Financial Planning

Looking for a Financial Advisor for Women over 50?

By  Brian Thorp

Disclaimer: To make Wealthtender free for our readers, we earn money from advertisers, including financial professionals and firms that pay to be featured. This creates a natural conflict of interest when we favor their promotion over others. Wealthtender is not a client of these financial services providers. Learn how we operate with integrity to earn your trust.

Women in their fifties and sixties have a lot to look forward to as they transition from careers and raising families to a more leisurely lifestyle in retirement. Spending time with friends and family, traveling, and pursuing new hobbies are just a few of the activities many women envision in their golden years.

To enjoy life in retirement with less money stress, many women over 50 are choosing to work with financial advisors specializing in financial planning for women who are nearing retirement. These advisors know the right money moves to make to help women feel confident they can live comfortably with a personalized plan tailored to their unique circumstances.

You’ll likely find dozens of nearby financial advisors in your community well-suited to help with general financial planning services. But it may be more difficult to find a financial advisor with the specialized knowledge and experience helping women in their fifties and sixties successfully transition into retirement.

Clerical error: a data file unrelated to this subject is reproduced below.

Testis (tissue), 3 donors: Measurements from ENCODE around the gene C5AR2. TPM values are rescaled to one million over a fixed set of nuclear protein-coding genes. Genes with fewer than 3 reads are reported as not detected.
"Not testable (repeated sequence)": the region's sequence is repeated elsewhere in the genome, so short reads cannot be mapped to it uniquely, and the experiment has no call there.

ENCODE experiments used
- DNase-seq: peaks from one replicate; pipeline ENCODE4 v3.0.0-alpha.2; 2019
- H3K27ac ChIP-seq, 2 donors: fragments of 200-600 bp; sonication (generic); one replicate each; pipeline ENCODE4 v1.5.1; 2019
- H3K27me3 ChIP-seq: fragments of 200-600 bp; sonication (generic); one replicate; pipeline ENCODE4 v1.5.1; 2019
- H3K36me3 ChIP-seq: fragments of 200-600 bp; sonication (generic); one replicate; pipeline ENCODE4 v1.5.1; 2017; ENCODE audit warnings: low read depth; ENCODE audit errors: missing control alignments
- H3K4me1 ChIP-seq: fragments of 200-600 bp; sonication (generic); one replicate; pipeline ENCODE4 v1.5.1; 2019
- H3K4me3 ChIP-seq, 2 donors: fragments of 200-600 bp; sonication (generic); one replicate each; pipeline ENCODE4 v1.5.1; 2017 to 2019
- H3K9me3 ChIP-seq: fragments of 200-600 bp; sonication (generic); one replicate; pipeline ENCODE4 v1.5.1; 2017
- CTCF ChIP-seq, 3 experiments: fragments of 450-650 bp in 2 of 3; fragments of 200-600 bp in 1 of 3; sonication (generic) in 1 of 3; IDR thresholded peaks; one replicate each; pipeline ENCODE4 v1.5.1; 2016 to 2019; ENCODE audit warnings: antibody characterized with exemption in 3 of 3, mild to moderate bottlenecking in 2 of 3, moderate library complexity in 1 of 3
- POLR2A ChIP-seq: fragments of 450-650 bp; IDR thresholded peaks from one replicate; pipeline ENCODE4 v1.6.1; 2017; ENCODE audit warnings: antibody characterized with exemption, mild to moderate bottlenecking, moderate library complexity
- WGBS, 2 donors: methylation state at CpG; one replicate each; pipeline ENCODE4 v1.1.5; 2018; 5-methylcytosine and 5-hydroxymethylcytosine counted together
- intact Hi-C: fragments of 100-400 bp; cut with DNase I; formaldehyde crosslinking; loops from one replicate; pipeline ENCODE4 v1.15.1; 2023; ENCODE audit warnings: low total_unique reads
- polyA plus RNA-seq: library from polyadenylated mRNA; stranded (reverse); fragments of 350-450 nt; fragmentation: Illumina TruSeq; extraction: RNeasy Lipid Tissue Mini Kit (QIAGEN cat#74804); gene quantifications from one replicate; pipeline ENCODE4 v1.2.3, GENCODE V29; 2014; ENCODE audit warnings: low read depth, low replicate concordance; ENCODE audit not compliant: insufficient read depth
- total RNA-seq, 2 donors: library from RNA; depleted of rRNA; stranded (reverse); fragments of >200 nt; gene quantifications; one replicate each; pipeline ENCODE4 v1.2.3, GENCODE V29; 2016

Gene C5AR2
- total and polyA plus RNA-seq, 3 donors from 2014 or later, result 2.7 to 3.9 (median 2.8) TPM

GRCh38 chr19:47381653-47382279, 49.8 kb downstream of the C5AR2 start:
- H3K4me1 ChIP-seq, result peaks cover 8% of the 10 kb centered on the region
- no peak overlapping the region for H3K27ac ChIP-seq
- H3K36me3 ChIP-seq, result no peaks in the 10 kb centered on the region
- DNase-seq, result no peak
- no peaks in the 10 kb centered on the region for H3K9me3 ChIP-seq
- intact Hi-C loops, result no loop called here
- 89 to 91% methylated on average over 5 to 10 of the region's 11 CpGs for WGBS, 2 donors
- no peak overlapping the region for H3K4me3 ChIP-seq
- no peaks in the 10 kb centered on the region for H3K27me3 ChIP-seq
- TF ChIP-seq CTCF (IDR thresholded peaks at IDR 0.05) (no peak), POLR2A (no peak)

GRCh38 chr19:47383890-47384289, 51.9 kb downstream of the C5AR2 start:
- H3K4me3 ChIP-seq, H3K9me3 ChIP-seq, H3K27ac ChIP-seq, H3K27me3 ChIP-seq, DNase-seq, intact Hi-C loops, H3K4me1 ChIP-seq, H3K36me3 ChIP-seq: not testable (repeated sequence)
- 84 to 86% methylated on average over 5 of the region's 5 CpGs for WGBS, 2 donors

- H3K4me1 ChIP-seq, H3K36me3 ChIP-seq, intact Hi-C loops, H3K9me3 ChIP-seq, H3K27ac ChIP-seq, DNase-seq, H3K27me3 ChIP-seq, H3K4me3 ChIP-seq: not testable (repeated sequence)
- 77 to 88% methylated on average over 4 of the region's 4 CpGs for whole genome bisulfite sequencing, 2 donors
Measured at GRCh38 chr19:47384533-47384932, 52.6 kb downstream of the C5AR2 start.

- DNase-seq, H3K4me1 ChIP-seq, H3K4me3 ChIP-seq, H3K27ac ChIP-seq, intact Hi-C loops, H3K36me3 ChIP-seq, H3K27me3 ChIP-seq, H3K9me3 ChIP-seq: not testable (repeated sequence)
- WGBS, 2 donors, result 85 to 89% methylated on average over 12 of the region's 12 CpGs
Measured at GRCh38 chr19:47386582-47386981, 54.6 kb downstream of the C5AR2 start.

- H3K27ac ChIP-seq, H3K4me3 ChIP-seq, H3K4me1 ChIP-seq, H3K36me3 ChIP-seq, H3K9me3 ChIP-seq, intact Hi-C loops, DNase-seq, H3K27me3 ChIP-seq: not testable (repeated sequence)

Fortunately, many financial advisors offer virtual services so you can meet online no matter where you (or they) live. This means you can choose to hire a financial advisor who lives hundreds of miles away if you decide their specialist knowledge and understanding of your particular needs may prove a better fit.


👵 Financial Advisors for Women Over 50

This page is organized into sections to help you quickly find the information you need and get answers to your questions:

  1. Q&A with Financial Advisors for Women Over 50
  2. Get Answers to Your Questions About Financial Planning for Women Over 50
  3. Browse Related Articles

Financial Advisors for Women Over 50

We’re fortunate to count several financial advisors in the Wealthtender community who specialize in helping women over 50 prepare for a comfortable retirement. We asked these advisors to answer a few questions useful to women over 50, including:

  • What are the biggest financial challenges faced by women in their fifties and sixties?
  • What are the biggest financial opportunities for women over 50?
  • How should women over 50 invest?
  • How should women over 50 approach financial planning?

Just below, you’ll find the thoughtful insights shared by these specialist advisors to help women over 50 feel more confident about their financial future.

Yvonne Marsh, CFP®, CPA Fiduciary Wealth Manager | Financial Planning for the Uncertainties of Aging

Women over 50 should approach financial planning with a keen eye toward longevity. We know that women statistically outlive men, and a common fear is outliving their money. Simple strategies can ensure that doesn’t happen. Being intentional in maximizing their Social Security benefits, creating additional guaranteed lifetime annuity income, and planning for long-term care costs are the bedrock of a sound financial plan that provide today’s women the worry-free, confident retirement they deserve.

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Yvonne Marsh, CFP®, CPA | Marsh Wealth Management

Stephanie McCullough Dedicated to women on their own who want a true partner in $$ decision-making.